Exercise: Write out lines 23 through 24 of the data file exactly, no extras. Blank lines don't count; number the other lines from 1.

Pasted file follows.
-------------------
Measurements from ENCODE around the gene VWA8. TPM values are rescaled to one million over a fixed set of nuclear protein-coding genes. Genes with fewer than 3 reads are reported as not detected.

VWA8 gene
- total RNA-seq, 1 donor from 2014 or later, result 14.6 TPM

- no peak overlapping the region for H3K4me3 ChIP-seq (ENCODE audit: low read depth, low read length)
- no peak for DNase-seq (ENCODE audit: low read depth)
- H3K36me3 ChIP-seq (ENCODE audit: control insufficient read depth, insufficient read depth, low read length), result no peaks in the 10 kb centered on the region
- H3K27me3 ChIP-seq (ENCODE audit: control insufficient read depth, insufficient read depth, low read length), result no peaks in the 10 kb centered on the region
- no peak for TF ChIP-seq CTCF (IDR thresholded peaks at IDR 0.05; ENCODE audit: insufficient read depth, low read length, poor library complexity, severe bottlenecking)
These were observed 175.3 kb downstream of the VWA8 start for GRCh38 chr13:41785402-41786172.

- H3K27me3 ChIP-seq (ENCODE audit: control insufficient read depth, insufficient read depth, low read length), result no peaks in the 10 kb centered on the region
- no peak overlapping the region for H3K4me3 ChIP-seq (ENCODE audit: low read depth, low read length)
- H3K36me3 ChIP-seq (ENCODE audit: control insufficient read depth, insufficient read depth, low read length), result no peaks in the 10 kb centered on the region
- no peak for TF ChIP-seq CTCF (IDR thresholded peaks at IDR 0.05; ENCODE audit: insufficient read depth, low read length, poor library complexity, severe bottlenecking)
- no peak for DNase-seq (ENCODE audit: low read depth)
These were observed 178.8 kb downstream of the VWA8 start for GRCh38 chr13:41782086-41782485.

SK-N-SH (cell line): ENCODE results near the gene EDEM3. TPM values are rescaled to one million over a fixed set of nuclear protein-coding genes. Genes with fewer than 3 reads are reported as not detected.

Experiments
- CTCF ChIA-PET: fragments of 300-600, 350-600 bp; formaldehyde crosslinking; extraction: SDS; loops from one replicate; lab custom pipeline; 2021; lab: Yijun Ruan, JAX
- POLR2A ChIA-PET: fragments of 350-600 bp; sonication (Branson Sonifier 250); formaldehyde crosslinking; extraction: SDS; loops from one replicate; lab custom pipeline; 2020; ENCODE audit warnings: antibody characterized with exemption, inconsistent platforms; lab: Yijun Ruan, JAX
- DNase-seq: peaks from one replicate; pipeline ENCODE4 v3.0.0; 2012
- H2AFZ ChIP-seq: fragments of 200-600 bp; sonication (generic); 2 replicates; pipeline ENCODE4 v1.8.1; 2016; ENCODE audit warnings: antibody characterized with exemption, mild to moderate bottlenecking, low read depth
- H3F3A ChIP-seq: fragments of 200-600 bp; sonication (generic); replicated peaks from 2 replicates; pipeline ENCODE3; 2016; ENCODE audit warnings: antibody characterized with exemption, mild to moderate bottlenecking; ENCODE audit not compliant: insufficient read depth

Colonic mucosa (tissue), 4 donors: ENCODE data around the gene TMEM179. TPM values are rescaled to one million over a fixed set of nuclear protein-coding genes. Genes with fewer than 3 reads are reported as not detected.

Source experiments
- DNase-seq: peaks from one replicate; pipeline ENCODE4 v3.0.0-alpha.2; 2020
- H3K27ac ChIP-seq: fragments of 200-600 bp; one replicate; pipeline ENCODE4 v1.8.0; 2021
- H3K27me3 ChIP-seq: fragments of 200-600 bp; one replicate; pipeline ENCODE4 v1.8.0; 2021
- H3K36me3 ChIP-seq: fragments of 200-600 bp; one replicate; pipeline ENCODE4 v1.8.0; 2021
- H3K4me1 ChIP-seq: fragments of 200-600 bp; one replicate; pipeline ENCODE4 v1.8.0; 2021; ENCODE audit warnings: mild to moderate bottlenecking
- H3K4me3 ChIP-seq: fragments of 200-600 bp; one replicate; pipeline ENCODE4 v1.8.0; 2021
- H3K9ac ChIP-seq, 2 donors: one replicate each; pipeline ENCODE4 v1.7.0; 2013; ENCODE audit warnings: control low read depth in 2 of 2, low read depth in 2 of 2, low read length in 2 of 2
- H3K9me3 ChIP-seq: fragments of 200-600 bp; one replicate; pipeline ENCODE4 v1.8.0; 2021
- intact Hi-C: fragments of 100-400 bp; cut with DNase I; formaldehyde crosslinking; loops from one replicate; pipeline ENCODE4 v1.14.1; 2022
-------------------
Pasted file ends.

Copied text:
Colonic mucosa (tissue), 4 donors: ENCODE data around the gene TMEM179. TPM values are rescaled to one million over a fixed set of nuclear protein-coding genes. Genes with fewer than 3 reads are reported as not detected.

Source experiments